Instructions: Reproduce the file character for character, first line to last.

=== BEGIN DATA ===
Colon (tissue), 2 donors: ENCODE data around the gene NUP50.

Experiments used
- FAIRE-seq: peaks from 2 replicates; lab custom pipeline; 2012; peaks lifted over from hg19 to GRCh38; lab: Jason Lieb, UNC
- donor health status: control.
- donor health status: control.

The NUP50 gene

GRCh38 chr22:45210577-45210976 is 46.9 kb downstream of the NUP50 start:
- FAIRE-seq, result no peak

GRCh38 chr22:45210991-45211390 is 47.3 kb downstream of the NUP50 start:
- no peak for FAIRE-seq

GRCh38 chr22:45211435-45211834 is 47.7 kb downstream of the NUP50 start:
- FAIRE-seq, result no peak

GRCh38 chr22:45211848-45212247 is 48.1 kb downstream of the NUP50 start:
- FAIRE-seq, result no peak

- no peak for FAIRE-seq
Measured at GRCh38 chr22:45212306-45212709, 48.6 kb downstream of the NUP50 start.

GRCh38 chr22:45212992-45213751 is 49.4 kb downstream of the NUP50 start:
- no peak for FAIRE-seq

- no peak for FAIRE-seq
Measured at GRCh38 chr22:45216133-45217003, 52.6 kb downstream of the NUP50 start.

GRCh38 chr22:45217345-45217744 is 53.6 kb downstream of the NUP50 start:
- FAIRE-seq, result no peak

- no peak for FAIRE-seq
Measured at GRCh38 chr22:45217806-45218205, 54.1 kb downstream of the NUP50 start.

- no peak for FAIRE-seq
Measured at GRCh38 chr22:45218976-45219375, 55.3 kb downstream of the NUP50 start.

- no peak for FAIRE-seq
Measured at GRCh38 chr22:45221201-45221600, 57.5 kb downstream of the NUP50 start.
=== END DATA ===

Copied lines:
Colon (tissue), 2 donors: ENCODE data around the gene NUP50.

Experiments used
- FAIRE-seq: peaks from 2 replicates; lab custom pipeline; 2012; peaks lifted over from hg19 to GRCh38; lab: Jason Lieb, UNC
- donor health status: control.
- donor health status: control.

The NUP50 gene

GRCh38 chr22:45210577-45210976 is 46.9 kb downstream of the NUP50 start:
- FAIRE-seq, result no peak

GRCh38 chr22:45210991-45211390 is 47.3 kb downstream of the NUP50 start:
- no peak for FAIRE-seq

GRCh38 chr22:45211435-45211834 is 47.7 kb downstream of the NUP50 start:
- FAIRE-seq, result no peak

GRCh38 chr22:45211848-45212247 is 48.1 kb downstream of the NUP50 start:
- FAIRE-seq, result no peak

- no peak for FAIRE-seq
Measured at GRCh38 chr22:45212306-45212709, 48.6 kb downstream of the NUP50 start.

GRCh38 chr22:45212992-45213751 is 49.4 kb downstream of the NUP50 start:
- no peak for FAIRE-seq

- no peak for FAIRE-seq
Measured at GRCh38 chr22:45216133-45217003, 52.6 kb downstream of the NUP50 start.

GRCh38 chr22:45217345-45217744 is 53.6 kb downstream of the NUP50 start:
- FAIRE-seq, result no peak

- no peak for FAIRE-seq
Measured at GRCh38 chr22:45217806-45218205, 54.1 kb downstream of the NUP50 start.

- no peak for FAIRE-seq
Measured at GRCh38 chr22:45218976-45219375, 55.3 kb downstream of the NUP50 start.

- no peak for FAIRE-seq
Measured at GRCh38 chr22:45221201-45221600, 57.5 kb downstream of the NUP50 start.